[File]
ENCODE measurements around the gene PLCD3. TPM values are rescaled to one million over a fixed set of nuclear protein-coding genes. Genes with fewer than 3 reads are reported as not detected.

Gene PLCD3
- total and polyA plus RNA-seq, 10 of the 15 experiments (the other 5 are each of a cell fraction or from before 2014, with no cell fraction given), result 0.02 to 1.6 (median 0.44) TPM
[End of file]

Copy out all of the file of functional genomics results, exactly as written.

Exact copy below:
ENCODE measurements around the gene PLCD3. TPM values are rescaled to one million over a fixed set of nuclear protein-coding genes. Genes with fewer than 3 reads are reported as not detected.

Gene PLCD3
- total and polyA plus RNA-seq, 10 of the 15 experiments (the other 5 are each of a cell fraction or from before 2014, with no cell fraction given), result 0.02 to 1.6 (median 0.44) TPM